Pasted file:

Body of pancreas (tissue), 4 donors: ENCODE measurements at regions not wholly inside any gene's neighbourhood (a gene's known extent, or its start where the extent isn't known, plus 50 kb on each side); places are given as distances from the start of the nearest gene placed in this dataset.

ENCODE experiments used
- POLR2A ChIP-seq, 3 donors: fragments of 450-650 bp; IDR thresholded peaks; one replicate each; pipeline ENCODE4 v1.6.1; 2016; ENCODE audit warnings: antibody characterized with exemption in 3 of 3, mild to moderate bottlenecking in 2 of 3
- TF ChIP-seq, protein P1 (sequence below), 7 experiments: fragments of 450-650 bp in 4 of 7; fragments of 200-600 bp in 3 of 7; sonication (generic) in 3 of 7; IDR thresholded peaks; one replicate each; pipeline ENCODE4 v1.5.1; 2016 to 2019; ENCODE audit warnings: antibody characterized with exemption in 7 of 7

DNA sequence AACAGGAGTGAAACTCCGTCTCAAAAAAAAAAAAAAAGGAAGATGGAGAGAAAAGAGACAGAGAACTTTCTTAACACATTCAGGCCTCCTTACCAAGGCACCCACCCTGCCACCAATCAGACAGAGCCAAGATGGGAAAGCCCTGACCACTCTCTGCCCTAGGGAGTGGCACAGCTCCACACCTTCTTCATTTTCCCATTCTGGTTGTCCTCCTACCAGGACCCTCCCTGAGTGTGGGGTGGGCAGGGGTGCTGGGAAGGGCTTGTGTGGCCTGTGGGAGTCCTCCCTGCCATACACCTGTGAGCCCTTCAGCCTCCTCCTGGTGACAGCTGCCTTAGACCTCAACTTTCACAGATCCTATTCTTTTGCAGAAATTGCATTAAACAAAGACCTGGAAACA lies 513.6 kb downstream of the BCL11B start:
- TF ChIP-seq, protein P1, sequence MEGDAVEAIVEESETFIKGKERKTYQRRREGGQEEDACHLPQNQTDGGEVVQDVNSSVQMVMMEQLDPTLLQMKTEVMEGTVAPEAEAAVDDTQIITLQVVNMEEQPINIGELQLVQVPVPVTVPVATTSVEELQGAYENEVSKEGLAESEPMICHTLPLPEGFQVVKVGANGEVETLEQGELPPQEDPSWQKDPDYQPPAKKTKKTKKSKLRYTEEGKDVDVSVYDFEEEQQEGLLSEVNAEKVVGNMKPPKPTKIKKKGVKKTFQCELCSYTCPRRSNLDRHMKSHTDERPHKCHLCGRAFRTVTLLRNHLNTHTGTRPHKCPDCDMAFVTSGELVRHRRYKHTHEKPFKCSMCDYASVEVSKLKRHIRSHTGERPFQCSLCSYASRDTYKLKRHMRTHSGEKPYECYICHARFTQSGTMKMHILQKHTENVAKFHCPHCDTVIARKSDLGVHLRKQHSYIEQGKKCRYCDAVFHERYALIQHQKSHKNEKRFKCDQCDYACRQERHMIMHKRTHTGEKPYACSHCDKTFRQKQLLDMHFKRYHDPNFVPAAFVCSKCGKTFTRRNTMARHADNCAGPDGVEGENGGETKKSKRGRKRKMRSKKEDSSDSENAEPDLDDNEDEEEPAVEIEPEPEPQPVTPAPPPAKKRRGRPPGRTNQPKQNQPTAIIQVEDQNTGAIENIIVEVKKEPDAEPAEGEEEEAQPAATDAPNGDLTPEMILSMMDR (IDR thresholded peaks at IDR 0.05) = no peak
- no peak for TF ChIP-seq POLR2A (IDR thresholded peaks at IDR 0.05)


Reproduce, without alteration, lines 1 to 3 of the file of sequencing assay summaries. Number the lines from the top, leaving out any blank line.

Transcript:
Body of pancreas (tissue), 4 donors: ENCODE measurements at regions not wholly inside any gene's neighbourhood (a gene's known extent, or its start where the extent isn't known, plus 50 kb on each side); places are given as distances from the start of the nearest gene placed in this dataset.

ENCODE experiments used
- POLR2A ChIP-seq, 3 donors: fragments of 450-650 bp; IDR thresholded peaks; one replicate each; pipeline ENCODE4 v1.6.1; 2016; ENCODE audit warnings: antibody characterized with exemption in 3 of 3, mild to moderate bottlenecking in 2 of 3